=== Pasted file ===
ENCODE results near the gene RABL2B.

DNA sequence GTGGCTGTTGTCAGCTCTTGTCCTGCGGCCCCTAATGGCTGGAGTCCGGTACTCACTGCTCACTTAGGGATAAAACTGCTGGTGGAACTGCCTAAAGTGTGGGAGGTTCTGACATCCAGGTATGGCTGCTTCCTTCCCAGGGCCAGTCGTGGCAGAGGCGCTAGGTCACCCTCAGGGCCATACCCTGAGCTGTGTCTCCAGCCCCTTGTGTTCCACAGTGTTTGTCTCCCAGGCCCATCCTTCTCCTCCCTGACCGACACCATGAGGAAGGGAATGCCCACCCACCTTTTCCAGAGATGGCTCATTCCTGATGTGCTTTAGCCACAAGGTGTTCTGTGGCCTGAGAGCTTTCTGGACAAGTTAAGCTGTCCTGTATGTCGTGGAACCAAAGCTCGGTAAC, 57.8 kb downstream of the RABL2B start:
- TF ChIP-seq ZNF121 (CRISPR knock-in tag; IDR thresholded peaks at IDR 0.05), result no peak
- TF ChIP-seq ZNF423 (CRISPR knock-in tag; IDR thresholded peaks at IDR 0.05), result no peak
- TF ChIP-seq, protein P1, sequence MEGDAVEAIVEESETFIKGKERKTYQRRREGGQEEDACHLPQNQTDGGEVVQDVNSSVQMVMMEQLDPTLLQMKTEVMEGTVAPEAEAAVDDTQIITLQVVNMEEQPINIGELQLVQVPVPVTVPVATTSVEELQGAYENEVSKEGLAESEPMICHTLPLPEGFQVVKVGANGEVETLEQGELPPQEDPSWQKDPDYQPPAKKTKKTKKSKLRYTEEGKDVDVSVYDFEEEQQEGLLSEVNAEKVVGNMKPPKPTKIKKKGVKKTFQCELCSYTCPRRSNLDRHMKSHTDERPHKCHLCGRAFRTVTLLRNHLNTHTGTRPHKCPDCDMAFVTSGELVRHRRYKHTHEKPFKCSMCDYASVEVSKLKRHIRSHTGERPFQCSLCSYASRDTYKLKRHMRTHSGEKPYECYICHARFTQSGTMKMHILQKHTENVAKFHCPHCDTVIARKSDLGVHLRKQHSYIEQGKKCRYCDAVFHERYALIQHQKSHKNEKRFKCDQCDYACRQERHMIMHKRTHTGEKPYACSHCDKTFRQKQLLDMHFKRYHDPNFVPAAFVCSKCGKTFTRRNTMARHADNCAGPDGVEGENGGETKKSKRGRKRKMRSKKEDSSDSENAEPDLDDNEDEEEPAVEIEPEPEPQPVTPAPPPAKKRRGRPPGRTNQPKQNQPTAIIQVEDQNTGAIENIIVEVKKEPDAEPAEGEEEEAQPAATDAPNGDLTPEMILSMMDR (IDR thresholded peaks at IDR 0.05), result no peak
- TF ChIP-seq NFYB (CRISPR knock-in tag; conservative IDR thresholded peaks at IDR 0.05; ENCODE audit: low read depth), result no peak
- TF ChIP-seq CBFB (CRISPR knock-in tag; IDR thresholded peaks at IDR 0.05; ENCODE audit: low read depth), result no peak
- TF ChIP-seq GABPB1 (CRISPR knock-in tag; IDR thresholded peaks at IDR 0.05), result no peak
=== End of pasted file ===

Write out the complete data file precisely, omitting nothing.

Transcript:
ENCODE results near the gene RABL2B.

DNA sequence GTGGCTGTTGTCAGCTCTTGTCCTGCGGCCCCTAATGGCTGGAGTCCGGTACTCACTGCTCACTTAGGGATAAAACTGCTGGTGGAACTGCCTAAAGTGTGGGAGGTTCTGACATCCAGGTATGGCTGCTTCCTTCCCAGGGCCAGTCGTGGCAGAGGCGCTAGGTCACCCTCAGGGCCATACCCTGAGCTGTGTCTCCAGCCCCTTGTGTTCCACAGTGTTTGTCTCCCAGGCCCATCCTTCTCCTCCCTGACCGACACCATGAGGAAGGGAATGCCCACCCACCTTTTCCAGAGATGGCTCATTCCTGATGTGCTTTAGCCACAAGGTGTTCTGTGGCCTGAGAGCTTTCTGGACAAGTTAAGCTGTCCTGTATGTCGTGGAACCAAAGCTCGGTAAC, 57.8 kb downstream of the RABL2B start:
- TF ChIP-seq ZNF121 (CRISPR knock-in tag; IDR thresholded peaks at IDR 0.05), result no peak
- TF ChIP-seq ZNF423 (CRISPR knock-in tag; IDR thresholded peaks at IDR 0.05), result no peak
- TF ChIP-seq, protein P1, sequence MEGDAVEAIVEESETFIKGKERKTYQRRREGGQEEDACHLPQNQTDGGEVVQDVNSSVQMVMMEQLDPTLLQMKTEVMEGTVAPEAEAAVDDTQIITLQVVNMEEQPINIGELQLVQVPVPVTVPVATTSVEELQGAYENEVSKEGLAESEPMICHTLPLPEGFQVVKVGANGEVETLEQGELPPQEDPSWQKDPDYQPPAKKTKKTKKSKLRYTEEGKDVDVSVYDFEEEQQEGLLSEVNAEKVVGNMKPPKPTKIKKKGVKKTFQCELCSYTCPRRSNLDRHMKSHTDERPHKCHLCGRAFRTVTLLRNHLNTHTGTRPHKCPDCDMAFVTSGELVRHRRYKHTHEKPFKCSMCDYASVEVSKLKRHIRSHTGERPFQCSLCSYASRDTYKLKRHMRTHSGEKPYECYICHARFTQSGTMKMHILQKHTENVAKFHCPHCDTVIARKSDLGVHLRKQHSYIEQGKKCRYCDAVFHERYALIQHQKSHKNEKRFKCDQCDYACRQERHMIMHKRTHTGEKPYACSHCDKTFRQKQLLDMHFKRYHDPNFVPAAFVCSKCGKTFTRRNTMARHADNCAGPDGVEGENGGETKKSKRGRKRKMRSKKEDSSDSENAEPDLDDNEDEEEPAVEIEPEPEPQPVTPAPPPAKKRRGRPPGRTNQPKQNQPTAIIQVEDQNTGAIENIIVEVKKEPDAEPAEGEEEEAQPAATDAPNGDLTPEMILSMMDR (IDR thresholded peaks at IDR 0.05), result no peak
- TF ChIP-seq NFYB (CRISPR knock-in tag; conservative IDR thresholded peaks at IDR 0.05; ENCODE audit: low read depth), result no peak
- TF ChIP-seq CBFB (CRISPR knock-in tag; IDR thresholded peaks at IDR 0.05; ENCODE audit: low read depth), result no peak
- TF ChIP-seq GABPB1 (CRISPR knock-in tag; IDR thresholded peaks at IDR 0.05), result no peak